A search for the permanent electric dipole moment (EDM) of the electron using a paramagnetic solid sample is expected to yield immediate results in the search for physics beyond the Standard Model. As it is free from hadronic uncertainties, the electron EDM is particularly sensitive to phenomena predicted by new physics, and the sensitivity of current EDM measurements is approaching the level of the predictions of several new models. One such high sensitivity electron EDM search is currently being carried out at Indiana with plans to convert this experiment to a more sensitive version at sub-Kelvin temperatures. As opposed to the atomic beam systems used in other EDM searches, these experiments are conducted on a solid state system, and promise several orders of magnitude improvement over the beam experiments solely from the available electron density.
An electrically-insulating paramagnetic material will become spin polarized in the presence of an electric field if there exists an electron EDM. A sample polarized in that way develops a net magnetization that might be detectable using state-of-the-art SQUID magnetometers. This electric-field-induced spin order increases as the sample temperature decreases. We have identified a candidate material, gadolinium gallium garnet, that has a low conductivity and a high concentration of heavy ions, Gd3+. The net electric dipole moment of unpaired electrons in the valence shell of Gd3+ is predicted to be high.
With a practical sample size of 100 cubic centimeters and a typical applied electric field of 10 kilovolts per centimeter, we expect, after 10 days of data averaging, to place an experimental limit on the electron EDM of approximately 1e-29 e-cm, which is about 100 times better than the current limit set by the thallium beam experiment at Berkeley.
Over the past few years we have built a fully functional preliminary version of this experiment at Los Alamos. It consists of a 10 cubic centimeter sample held in a liquid helium cryostat at 2 degrees Kelvin and exposed to an electric field of 5 kilovolts per centimeter. To date it has achieved a sensitivity of 1e-24 e-cm, already twenty times more sensitive than the pioneering experiments in the late 1970s. Works on the study of systematic effects in this experiment continues, and parts for a larger-scale version of this experiment are on order at Indiana.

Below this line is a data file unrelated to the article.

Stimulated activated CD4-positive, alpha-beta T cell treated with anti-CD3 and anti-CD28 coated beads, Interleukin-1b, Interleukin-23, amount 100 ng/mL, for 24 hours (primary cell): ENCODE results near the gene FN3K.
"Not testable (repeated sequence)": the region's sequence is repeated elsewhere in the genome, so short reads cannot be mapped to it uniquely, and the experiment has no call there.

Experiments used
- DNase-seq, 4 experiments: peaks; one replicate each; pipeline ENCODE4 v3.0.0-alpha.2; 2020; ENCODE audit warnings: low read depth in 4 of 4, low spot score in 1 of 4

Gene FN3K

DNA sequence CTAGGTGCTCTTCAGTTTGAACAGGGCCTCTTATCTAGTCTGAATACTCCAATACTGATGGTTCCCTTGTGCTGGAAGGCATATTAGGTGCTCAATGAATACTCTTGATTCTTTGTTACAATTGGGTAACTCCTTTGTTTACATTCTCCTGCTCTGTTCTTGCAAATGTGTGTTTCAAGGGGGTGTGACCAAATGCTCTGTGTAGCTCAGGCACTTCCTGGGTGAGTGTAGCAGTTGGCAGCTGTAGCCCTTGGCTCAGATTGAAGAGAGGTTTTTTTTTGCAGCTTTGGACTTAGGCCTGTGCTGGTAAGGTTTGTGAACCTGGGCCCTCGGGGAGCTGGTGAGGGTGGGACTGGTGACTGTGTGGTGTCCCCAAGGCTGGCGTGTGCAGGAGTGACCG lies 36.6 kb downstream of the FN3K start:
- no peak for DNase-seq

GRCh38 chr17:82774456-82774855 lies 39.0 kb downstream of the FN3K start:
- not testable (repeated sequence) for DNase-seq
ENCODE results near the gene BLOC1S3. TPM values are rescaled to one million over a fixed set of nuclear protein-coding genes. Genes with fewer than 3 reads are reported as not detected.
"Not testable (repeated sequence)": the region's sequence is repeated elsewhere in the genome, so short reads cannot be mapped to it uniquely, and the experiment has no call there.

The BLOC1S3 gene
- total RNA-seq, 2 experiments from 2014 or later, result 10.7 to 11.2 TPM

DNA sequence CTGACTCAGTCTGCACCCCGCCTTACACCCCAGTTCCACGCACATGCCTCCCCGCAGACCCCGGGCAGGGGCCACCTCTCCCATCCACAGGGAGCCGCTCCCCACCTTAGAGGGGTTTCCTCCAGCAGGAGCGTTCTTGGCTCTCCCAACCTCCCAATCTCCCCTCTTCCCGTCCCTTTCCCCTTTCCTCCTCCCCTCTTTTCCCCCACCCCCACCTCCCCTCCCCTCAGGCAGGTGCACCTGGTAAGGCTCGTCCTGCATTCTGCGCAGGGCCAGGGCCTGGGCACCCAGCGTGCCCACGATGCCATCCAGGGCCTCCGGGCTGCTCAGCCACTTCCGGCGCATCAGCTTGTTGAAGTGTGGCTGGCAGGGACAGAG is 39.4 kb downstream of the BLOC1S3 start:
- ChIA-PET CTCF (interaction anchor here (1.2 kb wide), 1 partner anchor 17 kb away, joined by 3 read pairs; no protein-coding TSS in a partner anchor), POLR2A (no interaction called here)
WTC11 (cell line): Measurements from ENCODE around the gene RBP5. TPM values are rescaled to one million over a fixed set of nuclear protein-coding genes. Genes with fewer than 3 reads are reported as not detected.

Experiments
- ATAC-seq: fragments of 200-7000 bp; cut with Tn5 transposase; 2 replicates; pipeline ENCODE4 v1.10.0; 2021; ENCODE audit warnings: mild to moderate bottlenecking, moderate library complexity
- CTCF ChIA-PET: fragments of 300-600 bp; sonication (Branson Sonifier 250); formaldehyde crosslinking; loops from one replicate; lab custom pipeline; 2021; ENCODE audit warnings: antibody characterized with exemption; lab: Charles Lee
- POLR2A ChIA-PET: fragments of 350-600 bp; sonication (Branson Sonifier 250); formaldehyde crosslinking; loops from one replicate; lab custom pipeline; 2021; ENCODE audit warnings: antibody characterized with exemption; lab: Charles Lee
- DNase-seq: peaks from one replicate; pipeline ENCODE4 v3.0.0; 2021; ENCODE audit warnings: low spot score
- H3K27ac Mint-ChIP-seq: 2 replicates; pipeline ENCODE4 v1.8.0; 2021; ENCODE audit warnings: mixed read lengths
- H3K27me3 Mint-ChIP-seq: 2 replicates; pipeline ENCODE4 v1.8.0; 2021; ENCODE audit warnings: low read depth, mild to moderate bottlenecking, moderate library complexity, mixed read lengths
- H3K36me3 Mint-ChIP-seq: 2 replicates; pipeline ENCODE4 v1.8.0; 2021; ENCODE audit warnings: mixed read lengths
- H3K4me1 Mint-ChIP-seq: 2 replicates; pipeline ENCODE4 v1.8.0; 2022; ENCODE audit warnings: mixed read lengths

The Deuteron electric dipole moment (dEDM) Collaboration is developing a search for electric dipole moments on charged particles by placing a polarized beam of them into a storage ring and observing the precession due to the electric field induced in the particle frame of reference by the ring dipole magnets. These electric fields are at least an order of magnitude larger than what can be routinely achieved with a static electric field in the laboratory. Without further intervention, the precession driven by the particle magnetic moment in the ring dipole fields will severely limit the effect of an EDM by canceling its contribution on each revolution of the particle's spin. To break this cancellation, the storage ring will be equipped with RF cavities that produce forced synchrotron oscillations that are in phase with the magnetic moment precession. If the polarization is initially horizontal, this broken cancellation allows the EDM to drive the accumulation of a vertical component to the beam polarization. Initial efforts will be aimed at searching for this vertical EDM polarization using the deuteron since it has a relatively small anomalous magnetic moment and a polarization that is straightforward to produce and measure. In addition, EDMs that arise from the brief appearance of super-symmetric particles (if they exist) in the quark-quark interaction are favored by the structure of the deuteron, making this nucleus particularly sensitive to their presence. The spin polarization of the deuteron will be measured by slowly extracting the beam from the storage ring and observing its spin-dependent scattering from thick targets of carbon. Ed Stephenson is leading a team to develop extremely sensitive techniques for making such polarization measurements at the COSY electron-cooled synchrotron located in Jülich, Germany.
Nuclear Physics Completed Projects
The Cooler CSB experiments at ISAT Hall were concerned with the d+d -> 4He + πo reaction. Several searches for the d+d -> 4He + πo reaction have produced only upper limits. Ed Stephenson chose to look just above the reaction threshold at 225.5 MeV to avoid other pion-producing channels and to take advantage of the clean experimental conditions afforded by the ISAT Hall electron-cooled storage ring. A 6 degree bend located in one section of the ring provided a site where 4He nuclei could be separated from the circulating deuteron beam. A gas jet target was positioned just upstream and a large solid scattering angle was covered by two arrays of Pb-glass detectors. The data from these experiments provided the first unambiguous measurements of the d+d -> 4He + πo cross section as well as that for the competing double radiative capture process.
The Polarized Internal Target Experiments (PINTEX) group, headed by Hans Otto-Meyer, studied proton-proton and proton-deuteron scattering, and reactions between 100 and 500 MeV at the ISAT Hall. Some experiments made use of electron-cooled polarized proton or deuteron beams orbiting in the ISAT Hall electron-cooled storage ring. Others utilized a polarized atomic-beam target of hydrogen or deuterium in the path of the stored beam. The collaboration involved researchers from several Midwestern universities, as well as a number of European institutions. The PINTEX program ended when the Indiana Cooler was shut down in August 2002.